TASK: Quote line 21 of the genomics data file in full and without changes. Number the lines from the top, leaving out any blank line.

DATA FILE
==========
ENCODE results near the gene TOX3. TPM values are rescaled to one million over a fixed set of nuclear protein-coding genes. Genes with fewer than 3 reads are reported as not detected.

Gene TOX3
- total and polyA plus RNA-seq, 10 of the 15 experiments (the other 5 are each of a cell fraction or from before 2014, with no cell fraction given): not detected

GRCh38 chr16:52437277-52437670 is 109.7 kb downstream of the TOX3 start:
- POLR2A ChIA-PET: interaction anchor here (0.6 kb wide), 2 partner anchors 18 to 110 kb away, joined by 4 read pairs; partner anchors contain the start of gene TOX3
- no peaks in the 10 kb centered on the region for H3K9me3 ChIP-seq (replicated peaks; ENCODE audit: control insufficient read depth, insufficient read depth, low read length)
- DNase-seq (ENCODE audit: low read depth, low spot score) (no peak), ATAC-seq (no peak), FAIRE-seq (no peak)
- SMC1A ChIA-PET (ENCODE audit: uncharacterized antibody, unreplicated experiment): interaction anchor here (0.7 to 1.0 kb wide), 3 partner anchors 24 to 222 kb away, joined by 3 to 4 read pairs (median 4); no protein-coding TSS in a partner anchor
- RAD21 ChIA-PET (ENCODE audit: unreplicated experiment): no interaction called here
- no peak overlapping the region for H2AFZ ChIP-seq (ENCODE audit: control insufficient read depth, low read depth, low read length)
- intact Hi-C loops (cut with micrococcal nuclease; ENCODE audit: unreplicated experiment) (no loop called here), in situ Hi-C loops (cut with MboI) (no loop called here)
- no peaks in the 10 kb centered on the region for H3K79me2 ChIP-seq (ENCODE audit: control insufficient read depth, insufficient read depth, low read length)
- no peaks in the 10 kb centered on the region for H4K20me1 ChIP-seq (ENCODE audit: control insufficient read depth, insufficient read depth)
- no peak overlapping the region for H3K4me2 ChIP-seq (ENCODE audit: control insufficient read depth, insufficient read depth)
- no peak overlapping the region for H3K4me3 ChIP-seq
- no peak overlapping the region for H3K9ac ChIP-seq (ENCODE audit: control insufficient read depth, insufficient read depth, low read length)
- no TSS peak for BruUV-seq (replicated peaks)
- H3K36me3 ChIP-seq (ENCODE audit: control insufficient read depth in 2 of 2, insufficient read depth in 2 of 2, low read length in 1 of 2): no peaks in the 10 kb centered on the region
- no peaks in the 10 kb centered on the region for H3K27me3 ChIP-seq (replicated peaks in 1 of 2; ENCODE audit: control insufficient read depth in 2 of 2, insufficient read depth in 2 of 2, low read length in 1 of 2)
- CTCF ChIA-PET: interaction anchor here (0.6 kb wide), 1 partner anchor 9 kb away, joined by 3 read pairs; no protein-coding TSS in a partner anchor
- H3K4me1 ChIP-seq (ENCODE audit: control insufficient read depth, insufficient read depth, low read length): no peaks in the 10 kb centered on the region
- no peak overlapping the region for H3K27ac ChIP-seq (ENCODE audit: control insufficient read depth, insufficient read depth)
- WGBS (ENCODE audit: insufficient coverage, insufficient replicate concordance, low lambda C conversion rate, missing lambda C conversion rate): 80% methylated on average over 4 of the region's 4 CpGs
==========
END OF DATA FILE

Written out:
- H3K4me1 ChIP-seq (ENCODE audit: control insufficient read depth, insufficient read depth, low read length): no peaks in the 10 kb centered on the region